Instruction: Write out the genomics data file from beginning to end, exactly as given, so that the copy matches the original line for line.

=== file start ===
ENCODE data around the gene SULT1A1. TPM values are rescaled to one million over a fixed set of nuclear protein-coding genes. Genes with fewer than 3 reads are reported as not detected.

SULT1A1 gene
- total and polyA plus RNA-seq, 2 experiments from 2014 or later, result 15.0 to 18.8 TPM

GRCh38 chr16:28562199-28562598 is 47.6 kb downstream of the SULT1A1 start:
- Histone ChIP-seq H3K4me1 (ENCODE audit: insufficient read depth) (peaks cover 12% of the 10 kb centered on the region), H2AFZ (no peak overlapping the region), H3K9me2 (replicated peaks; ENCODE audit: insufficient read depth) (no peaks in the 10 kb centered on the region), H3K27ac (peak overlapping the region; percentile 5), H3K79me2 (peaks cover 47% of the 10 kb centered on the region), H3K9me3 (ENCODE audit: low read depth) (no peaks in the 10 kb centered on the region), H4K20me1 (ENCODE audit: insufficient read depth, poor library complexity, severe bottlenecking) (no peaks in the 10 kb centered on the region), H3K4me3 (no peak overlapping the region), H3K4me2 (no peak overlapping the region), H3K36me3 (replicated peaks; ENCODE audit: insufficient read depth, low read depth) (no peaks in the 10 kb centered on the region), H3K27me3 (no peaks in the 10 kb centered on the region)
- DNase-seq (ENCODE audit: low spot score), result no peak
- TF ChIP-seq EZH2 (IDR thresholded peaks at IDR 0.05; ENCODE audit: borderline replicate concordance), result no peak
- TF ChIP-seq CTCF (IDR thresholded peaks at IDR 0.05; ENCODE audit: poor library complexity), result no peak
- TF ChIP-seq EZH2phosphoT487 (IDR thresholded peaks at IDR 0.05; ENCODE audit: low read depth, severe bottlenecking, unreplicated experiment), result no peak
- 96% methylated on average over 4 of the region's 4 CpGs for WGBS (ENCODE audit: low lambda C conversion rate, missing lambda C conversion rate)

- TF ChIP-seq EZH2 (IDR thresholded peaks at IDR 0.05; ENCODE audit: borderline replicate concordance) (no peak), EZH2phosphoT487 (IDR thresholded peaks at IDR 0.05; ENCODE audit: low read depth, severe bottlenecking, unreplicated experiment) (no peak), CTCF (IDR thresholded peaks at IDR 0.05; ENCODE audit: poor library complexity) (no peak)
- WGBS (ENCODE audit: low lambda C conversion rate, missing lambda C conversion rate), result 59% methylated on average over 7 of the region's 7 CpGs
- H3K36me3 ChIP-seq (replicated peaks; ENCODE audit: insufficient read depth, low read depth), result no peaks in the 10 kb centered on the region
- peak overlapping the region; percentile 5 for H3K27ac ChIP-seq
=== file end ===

ENCODE data around the gene SULT1A1. TPM values are rescaled to one million over a fixed set of nuclear protein-coding genes. Genes with fewer than 3 reads are reported as not detected.

SULT1A1 gene
- total and polyA plus RNA-seq, 2 experiments from 2014 or later, result 15.0 to 18.8 TPM

GRCh38 chr16:28562199-28562598 is 47.6 kb downstream of the SULT1A1 start:
- Histone ChIP-seq H3K4me1 (ENCODE audit: insufficient read depth) (peaks cover 12% of the 10 kb centered on the region), H2AFZ (no peak overlapping the region), H3K9me2 (replicated peaks; ENCODE audit: insufficient read depth) (no peaks in the 10 kb centered on the region), H3K27ac (peak overlapping the region; percentile 5), H3K79me2 (peaks cover 47% of the 10 kb centered on the region), H3K9me3 (ENCODE audit: low read depth) (no peaks in the 10 kb centered on the region), H4K20me1 (ENCODE audit: insufficient read depth, poor library complexity, severe bottlenecking) (no peaks in the 10 kb centered on the region), H3K4me3 (no peak overlapping the region), H3K4me2 (no peak overlapping the region), H3K36me3 (replicated peaks; ENCODE audit: insufficient read depth, low read depth) (no peaks in the 10 kb centered on the region), H3K27me3 (no peaks in the 10 kb centered on the region)
- DNase-seq (ENCODE audit: low spot score), result no peak
- TF ChIP-seq EZH2 (IDR thresholded peaks at IDR 0.05; ENCODE audit: borderline replicate concordance), result no peak
- TF ChIP-seq CTCF (IDR thresholded peaks at IDR 0.05; ENCODE audit: poor library complexity), result no peak
- TF ChIP-seq EZH2phosphoT487 (IDR thresholded peaks at IDR 0.05; ENCODE audit: low read depth, severe bottlenecking, unreplicated experiment), result no peak
- 96% methylated on average over 4 of the region's 4 CpGs for WGBS (ENCODE audit: low lambda C conversion rate, missing lambda C conversion rate)

- TF ChIP-seq EZH2 (IDR thresholded peaks at IDR 0.05; ENCODE audit: borderline replicate concordance) (no peak), EZH2phosphoT487 (IDR thresholded peaks at IDR 0.05; ENCODE audit: low read depth, severe bottlenecking, unreplicated experiment) (no peak), CTCF (IDR thresholded peaks at IDR 0.05; ENCODE audit: poor library complexity) (no peak)
- WGBS (ENCODE audit: low lambda C conversion rate, missing lambda C conversion rate), result 59% methylated on average over 7 of the region's 7 CpGs
- H3K36me3 ChIP-seq (replicated peaks; ENCODE audit: insufficient read depth, low read depth), result no peaks in the 10 kb centered on the region
- peak overlapping the region; percentile 5 for H3K27ac ChIP-seq